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Dig Inn Salmon - WEB ONLY

Why We Chose Wild Salmon Over Ocean-Based Farm-Raised Salmon

As of Monday, March 2, we will be charging an additional $0.92 ($1 after-tax) for every Grilled Salmon Marketplate, salad, and sandwich we sell. In exchange, customers will be eating a far tastier breed of wild salmon because we’ve decided to upgrade our salmon from pink salmon to Sockeye salmon.

Consequently, Sockeye salmon is a more expensive species and in greater demand. We think it’s worth it, and you’ll be able to taste the difference. You may be asking yourself, “Sockeye over pink? Isn’t all salmon created equal?” Or maybe you aren’t prone to salmon pondering. But at Dig Inn, we are. In fact, we obsess about sourcing. We pore over research and information to make the best decisions we can about what ingredients we put into our food. We also like to be as transparent as we can about why we make the choices we do—which is why we want to walk you through our decision-making around salmon.


After a great deal of investigating and researching (and yes, tasting too), we have chosen Sockeye over pink for our restaurants. Why Sockeye? They are among the highest-quality, best-tasting salmon out there. Wild salmon get their vibrant pink and red colors from their natural diet. Specifically, Sockeye get their rich red color from eating tiny shrimp and krill, which are filled with carotenoids. To a large extent, we believe that you are what what you eat eats (say that five times fast!) In this case, by choosing Sockeye, we’re trading up for flavor. Though only available for a short period of time, Sockeye has a richer flavor profile and fat content that makes them more delicious and nutritious than pink salmon.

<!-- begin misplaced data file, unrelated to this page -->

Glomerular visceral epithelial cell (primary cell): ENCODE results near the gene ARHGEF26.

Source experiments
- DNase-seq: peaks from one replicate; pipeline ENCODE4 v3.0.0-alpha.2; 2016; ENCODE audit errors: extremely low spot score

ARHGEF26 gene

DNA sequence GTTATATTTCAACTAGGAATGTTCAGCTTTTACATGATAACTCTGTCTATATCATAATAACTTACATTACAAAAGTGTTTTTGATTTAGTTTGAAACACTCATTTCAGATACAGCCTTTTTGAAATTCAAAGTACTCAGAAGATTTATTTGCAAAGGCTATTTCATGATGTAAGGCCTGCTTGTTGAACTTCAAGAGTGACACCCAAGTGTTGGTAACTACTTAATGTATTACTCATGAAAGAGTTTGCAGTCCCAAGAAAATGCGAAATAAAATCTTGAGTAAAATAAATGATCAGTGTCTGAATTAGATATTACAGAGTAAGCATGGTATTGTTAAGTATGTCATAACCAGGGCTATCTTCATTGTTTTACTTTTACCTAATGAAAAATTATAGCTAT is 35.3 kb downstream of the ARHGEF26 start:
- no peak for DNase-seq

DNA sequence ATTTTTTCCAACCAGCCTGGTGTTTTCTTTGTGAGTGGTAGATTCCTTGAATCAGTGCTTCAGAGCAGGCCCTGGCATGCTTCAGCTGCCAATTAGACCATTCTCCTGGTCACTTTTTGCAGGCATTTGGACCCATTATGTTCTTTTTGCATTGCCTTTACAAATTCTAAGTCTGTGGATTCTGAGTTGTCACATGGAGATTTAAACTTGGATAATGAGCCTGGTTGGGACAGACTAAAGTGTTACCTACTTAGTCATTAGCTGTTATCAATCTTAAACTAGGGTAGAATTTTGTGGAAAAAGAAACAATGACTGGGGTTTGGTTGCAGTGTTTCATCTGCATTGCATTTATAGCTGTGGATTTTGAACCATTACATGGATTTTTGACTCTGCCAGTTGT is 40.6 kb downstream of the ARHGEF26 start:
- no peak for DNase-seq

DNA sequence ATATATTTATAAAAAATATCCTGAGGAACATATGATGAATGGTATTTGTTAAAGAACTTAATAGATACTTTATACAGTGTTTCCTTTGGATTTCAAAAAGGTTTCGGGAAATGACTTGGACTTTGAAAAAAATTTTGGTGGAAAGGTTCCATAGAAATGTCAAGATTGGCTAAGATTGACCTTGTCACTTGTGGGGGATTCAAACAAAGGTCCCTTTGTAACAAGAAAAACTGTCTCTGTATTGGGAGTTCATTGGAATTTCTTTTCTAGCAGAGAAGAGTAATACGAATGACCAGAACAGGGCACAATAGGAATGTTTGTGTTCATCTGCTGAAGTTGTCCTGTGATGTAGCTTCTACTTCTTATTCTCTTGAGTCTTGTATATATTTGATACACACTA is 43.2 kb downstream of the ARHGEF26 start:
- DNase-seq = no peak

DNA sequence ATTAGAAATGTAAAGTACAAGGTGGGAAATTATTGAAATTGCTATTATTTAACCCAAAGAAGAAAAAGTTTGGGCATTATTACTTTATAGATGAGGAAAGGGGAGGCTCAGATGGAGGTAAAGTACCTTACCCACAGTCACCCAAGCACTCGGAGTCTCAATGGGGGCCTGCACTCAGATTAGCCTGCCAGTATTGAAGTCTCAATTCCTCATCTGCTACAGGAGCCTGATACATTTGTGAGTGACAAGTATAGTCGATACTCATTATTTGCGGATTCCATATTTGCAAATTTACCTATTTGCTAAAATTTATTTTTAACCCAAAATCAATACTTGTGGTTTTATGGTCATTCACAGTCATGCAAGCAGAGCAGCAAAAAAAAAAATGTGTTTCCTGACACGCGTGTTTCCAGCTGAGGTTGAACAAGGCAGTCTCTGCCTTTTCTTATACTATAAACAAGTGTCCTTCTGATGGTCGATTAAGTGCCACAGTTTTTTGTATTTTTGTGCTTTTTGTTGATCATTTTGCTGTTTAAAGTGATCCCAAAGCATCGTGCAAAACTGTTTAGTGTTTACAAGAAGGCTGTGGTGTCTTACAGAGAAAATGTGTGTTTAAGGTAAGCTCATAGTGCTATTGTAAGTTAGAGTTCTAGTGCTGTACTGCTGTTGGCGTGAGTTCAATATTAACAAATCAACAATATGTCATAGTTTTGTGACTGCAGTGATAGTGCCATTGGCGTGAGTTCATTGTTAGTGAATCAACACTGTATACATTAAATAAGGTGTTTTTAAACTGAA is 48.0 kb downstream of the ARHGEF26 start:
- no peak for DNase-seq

It wasn’t an easy decision to come to, and we want to share our thinking about it because we know that, more than ever, where our food comes from matters as much as what that food actually is. When it comes to sourcing, there’s no simple checklist for us, and the criteria run the gamut from price, to location, to one of our favorite questions, “Would we feed this to our families?” It’s a long, sometimes difficult, but always illuminating process—and it leads us to places, people, and information of all sorts. Here goes. Americans eat roughly 626,000 pounds of it per year. It’s popularity has skyrocketed, and there’s no surprise why. It’s considered a “superfood.” It’s a high quality protein rich in Omega-3 fatty acids, critical vitamins, and essential minerals. There are countless, well-chronicled health benefits to the brain, joints, mood, and eyes from consumption of fish rich in Omega-3 fatty acids. But all of that salmon does not originate from the same place or in the same way. Roughly two-thirds of salmon consumed in the United States is farm-raised salmon, while the remainder is wild caught. This isn’t the way it’s always been, and the growth of farm-raised salmon as a percentage of total salmon consumption is a relatively new phenomenon. In fact, farmed-raised salmon is the fastest growing food production system in the world. Farm-raised salmon are grown and harvested in floating pens in big open bodies of water—but that means that their growth affects the surrounding environment and wild salmon population. This has prompted serious debates about the sustainability and health of farm-raised salmon. Is farm-raised salmon responsible for the population decline in wild salmon? Does it pollute nearby waters, or erode the ecosystem for marine life? Is it healthy and safe to eat? These are the questions we struggled with as we looked into the research and examined the farms available to us. What it came down to for us is the confidence we have in wild caught salmon. More precisely, it’s the confidence we didn’t have in farm-raised salmon. An important disclaimer: This wasn’t a clear black-and-white decision, and the circumstances that influenced it may change over time. But based on what we learned, we grew concerned about the agricultural practices that go into producing farm-raised salmon.